Urban noise ‘killing baby house sparrows’

Mark Kinver, reporting for the BBC:

“In our case, we saw that the birds did not feed the chicks as well as the birds in the quiet area – this was a novel idea that had not been shown before,” Dr Schroeder said. “Obviously, chick provision is strongly linked to chick survival because if they do not get fat then they die.” Noise seemed to interrupt the communication between the young birds and their parents.

I’ve heard about studies that say some bird species aren’t affected by noise pollution, but I’ve always been a bit skeptical. How can living near, say, a freeway not affect you? I’ll bet every species with ears has some part of their life history that’s impacted by noise pollution.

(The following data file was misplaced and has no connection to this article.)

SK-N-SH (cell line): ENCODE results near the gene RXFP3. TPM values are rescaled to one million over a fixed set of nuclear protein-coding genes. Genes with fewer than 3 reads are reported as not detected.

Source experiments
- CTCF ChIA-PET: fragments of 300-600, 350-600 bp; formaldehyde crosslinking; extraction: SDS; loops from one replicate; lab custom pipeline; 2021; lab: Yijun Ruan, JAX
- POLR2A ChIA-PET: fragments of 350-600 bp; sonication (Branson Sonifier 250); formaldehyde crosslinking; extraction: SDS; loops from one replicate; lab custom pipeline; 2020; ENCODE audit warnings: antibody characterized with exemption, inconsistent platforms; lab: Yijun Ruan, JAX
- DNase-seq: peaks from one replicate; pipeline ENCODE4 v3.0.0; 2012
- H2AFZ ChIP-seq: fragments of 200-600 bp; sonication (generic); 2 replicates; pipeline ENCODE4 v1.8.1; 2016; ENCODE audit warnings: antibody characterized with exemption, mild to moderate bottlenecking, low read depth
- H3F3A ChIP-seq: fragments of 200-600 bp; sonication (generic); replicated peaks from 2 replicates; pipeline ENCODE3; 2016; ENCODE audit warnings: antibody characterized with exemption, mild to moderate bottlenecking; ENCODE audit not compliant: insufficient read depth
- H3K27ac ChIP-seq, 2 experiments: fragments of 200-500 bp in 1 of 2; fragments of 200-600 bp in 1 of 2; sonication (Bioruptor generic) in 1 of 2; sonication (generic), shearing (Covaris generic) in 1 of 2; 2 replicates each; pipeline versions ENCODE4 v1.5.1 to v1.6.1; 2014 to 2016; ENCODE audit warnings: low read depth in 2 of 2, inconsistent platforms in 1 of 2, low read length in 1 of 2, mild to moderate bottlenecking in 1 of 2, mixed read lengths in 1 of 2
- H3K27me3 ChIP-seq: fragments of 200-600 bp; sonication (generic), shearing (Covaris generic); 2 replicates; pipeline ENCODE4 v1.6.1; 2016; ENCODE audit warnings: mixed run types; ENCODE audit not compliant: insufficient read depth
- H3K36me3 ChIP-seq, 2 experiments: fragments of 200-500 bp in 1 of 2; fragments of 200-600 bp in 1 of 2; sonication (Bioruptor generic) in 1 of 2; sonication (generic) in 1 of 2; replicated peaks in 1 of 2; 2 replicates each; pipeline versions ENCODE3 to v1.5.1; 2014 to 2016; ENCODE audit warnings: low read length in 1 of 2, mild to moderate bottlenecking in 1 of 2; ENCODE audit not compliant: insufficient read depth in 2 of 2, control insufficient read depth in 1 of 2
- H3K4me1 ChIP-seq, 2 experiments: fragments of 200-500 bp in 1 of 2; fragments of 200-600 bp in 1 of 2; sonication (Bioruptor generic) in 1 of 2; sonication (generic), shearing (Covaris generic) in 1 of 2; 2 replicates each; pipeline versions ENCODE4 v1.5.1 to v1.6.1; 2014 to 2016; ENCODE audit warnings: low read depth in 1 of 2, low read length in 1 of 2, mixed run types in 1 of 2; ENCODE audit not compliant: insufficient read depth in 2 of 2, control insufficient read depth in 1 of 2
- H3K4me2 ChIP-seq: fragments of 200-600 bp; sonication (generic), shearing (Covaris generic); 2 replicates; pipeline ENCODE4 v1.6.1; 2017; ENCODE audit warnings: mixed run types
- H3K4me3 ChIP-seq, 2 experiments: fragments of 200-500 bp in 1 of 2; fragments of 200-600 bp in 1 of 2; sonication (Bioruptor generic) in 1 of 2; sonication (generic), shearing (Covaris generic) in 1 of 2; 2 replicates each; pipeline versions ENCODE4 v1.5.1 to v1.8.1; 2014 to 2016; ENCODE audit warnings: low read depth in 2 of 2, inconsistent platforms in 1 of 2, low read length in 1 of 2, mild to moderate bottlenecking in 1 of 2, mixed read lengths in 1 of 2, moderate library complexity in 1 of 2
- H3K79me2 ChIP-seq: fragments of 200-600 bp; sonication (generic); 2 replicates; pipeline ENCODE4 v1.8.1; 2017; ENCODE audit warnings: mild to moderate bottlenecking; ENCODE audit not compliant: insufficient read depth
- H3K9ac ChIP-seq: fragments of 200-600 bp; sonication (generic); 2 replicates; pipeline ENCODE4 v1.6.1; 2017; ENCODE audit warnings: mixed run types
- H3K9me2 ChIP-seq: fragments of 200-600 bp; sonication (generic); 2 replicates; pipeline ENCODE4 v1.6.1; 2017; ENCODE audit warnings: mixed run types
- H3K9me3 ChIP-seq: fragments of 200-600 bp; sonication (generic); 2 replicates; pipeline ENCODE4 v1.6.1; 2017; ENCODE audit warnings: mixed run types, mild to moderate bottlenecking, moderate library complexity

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  1. Is urban-noise-killing-baby-house-sparrows? Is the sparrow chick mortality-indicator equivalent to using canaries in years gone by as warning indicators in mines?
    The impact of background noise on the health and wellbeing of urban dwellers is an under researched topic. There is inference based evidence that there are people whose sleep patterns are more adversely affected more by pitch and frequency rather than loudness alone.